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Wednesday, May 5, 2010

What About Medical Tourism? In or Out?

Question: Hi Marc, question  for ya. I'm a successful entrepreneur between ventures. What is your take on medical tourism? I know it can be complicated and convoluted. But it seems to be a growing trend and I'd like to tap into it.
A.K. Cambridge MA

Answer Marc Charles:

Hey AK -- thanks for your note and question.

You are 100% correct about medical tourism. I have two good friends involved in the busienss on different levels.

You're also right about it being a little complicated.....and of course on some levels you'll be dealing direct with consumers.....which I don't like personally.

But there's no doubt whatsoever people are spending big bucks in this area.....especially with all the new (higher) health care taxes, regulations, red tape, waiting lines, etc. etc. in the US.

I wrote about this industry first in 2004. But the sector has grown probably ten fold since then.

I'm familiar with another entrepreneur who specializes in "dental tourisim" to Costa Rica.

So there are tons of options.

Here are some of my other thoughts........................

You can make money by helping people slash their medical bills ... while enjoying a vacation in an exotic location at the same time!

It's absolutely true.

I've been researching business opportunities (and profiting from them) for more than 20 years. 

Once in a while, someone will throw me a curve ball about a new business that has never crossed my mind. This is one of those businesses.

A friend and associate of mine recently returned from Costa Rica from what he called a "medical tourism" trip. Actually, it was a dental tourism trip. But the experience he described set my wheels in motion.

My friend needed some major dental work. He received quotes from several dentists in the U.S. 
The best price he could find was $16,000.

He decided to go to Prisma Dental in Costa Rica instead. His entire bill came to $6,000 — and that included his airfare, lodging, and ground transportation. That's a savings of more than $10,000. 

Plus, between dental procedures, he enjoyed a well-deserved vacation!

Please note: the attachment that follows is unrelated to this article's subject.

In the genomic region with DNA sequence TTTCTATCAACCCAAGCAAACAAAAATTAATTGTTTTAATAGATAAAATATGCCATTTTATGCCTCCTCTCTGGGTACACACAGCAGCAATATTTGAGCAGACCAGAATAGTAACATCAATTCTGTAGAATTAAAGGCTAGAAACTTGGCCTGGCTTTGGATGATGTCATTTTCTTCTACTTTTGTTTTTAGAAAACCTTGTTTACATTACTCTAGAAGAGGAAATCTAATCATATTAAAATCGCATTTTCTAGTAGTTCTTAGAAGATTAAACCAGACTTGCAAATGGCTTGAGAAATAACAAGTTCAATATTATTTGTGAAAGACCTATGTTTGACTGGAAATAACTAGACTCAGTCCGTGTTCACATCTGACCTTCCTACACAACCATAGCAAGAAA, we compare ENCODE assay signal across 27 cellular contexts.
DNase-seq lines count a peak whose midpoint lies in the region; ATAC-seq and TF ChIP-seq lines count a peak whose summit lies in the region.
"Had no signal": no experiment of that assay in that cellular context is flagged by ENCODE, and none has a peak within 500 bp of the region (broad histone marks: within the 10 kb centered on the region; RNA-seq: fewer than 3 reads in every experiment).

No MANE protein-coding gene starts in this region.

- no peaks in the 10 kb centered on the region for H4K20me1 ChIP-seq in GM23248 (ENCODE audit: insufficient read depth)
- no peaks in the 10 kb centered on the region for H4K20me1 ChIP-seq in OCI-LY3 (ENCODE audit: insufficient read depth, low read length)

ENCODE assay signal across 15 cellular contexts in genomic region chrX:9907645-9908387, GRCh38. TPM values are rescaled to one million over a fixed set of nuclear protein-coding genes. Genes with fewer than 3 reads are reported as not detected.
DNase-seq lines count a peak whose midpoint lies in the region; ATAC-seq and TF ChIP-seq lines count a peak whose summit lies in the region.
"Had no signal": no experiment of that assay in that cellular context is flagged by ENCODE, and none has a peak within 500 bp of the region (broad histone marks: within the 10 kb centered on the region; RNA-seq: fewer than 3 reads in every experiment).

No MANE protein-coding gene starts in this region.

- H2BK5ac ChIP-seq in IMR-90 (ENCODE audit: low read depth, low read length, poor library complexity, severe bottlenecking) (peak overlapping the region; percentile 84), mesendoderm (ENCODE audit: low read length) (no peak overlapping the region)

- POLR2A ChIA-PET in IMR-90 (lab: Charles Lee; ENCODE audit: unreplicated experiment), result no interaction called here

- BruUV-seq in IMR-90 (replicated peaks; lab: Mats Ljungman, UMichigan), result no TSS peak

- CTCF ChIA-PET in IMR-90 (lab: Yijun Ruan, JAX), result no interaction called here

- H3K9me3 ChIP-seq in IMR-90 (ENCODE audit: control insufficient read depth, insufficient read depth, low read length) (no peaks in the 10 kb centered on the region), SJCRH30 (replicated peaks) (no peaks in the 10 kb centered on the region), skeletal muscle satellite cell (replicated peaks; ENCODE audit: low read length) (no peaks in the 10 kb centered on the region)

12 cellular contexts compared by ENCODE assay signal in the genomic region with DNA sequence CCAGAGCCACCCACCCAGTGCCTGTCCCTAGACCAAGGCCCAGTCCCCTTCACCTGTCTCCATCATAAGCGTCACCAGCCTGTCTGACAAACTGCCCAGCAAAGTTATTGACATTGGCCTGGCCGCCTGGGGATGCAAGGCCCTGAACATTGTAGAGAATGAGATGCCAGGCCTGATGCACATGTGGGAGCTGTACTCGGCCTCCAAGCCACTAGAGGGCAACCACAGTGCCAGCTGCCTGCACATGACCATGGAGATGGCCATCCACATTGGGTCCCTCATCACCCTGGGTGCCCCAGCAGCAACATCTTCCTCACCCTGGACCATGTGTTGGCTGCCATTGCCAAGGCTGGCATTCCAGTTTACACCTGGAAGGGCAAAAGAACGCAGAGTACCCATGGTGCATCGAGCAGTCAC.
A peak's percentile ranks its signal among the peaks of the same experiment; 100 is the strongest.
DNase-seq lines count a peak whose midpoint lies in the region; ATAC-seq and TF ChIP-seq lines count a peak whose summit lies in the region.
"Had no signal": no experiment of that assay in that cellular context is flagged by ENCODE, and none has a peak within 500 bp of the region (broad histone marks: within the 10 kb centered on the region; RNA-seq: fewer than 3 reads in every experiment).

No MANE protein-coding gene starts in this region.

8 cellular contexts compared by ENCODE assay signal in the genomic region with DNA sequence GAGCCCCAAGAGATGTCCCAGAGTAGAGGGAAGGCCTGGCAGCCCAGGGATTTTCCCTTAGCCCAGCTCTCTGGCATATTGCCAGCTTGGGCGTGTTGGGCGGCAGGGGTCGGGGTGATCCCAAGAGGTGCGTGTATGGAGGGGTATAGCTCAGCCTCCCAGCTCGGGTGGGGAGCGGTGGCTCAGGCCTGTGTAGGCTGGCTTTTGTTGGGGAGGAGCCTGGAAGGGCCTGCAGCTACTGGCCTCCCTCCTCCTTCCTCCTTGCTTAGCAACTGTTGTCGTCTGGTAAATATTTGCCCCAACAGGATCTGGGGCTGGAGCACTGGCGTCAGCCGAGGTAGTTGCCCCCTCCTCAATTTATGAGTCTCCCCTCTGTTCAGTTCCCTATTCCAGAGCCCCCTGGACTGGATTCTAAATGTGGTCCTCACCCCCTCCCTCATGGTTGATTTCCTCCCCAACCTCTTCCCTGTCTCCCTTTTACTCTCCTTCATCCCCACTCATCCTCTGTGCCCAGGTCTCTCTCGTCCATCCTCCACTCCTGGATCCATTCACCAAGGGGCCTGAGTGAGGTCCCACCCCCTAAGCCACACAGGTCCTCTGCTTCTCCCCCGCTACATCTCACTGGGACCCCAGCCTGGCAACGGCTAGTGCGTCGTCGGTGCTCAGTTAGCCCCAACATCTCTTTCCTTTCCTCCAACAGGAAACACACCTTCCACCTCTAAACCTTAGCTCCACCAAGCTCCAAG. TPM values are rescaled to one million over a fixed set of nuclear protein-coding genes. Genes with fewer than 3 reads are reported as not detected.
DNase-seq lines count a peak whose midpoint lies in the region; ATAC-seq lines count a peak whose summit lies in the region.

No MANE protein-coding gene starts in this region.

You're probably thinking that you would NEVER go to a doctor that you don't know, let alone one in an unfamiliar country. I had the same thought when my friend told me about his experience. 

Traveling to the ends of the earth to have a medical or dental procedure is certainly not for everyone.

But I'm not suggesting that you go into business organizing medical tourism junkets to some god-forsaken backwater with bugs the size of softballs walking on the walls of the doctor's office. I'm talking about introducing people to top-notch medical practitioners ... most of whom were trained in the USA or Europe.

In fact, the clinics I'm talking about are more technologically advanced than many of the clinics and hospitals that you find in North America and Europe.

The important thing to remember is that medical tourism is a rising trend. If this concept is marketed to the right target audience (aging baby boomers who have money, love to travel, and want to save money on medical or dental procedures), it can be very profitable.

Here are three ways to make money in this business:

1. Organize and promote all-inclusive medical, dental, and/or cosmetic-surgery trips to qualified prospects.
This would be fairly simple. You'd compile a list of 20-30 clinics that would be open to the idea. (And it appears there are hundreds of clinics like Prisma Dental in Costa Rica that would LOVE the extra business and would be willing to work with you.)

Then you'd ask those clinics for first-class lodging recommendations, preferably at all-inclusive type resorts or hotels.

Customers would arrange their own air transportation once dates have been set for their medical/dental procedures. In time, you could provide and organize charter air service (if you wanted to).

Promoting this business by running ads in the Yellow Pages, newspaper, magazines, and websites would probably be a waste of time and money. Your marketing objective would be to reach qualified, targeted prospects via direct mail. One way to identify your ideal prospects would be to ask your clinic partners for a profile of their European or U.S. patients.
Another way to reach qualified prospects would be to advertise in targeted publications, my favorite being e-mail newsletters.

2. Work as a freelance marketing expert for overseas medical, dental and/or cosmetic-surgery clinics — and receive a percentage of every deal

The pitch is simple. You simply ask the clinic's owners if they would like new patients from the United States — and if they would be willing to pay a commission on any new business you send their way. I think you will be amazed at how receptive most of them will be.

3. Start a medical tourism search engine/directory — perhaps with open forums enabling patients to discuss their experiences.

The objective would be to help would-be medical tourists learn about the many overseas medical, dental, and cosmetic-surgery clinics. Users could search your directory using a keyword or phrase like "hip replacement." The search results would return all the clinics that offer that procedure.

You would charge the clinics an annual fee to be included in the directory. If, for example, you had 100 clinics in your directory and charged them each $79 a year to be included, that would give you $7,900 per year.

Once you've got the clinics in your directory, the hard part is over. You can then focus your energy on marketing and other business development efforts. I'm confident you could get plenty of advertising revenue from hundreds of related businesses: resorts, B&Bs and hotels, and so on.

I hope that helps!

Send me your thoughts.................
Your resourceful guide --

Marc Charles

"The King of Business Opportunities"

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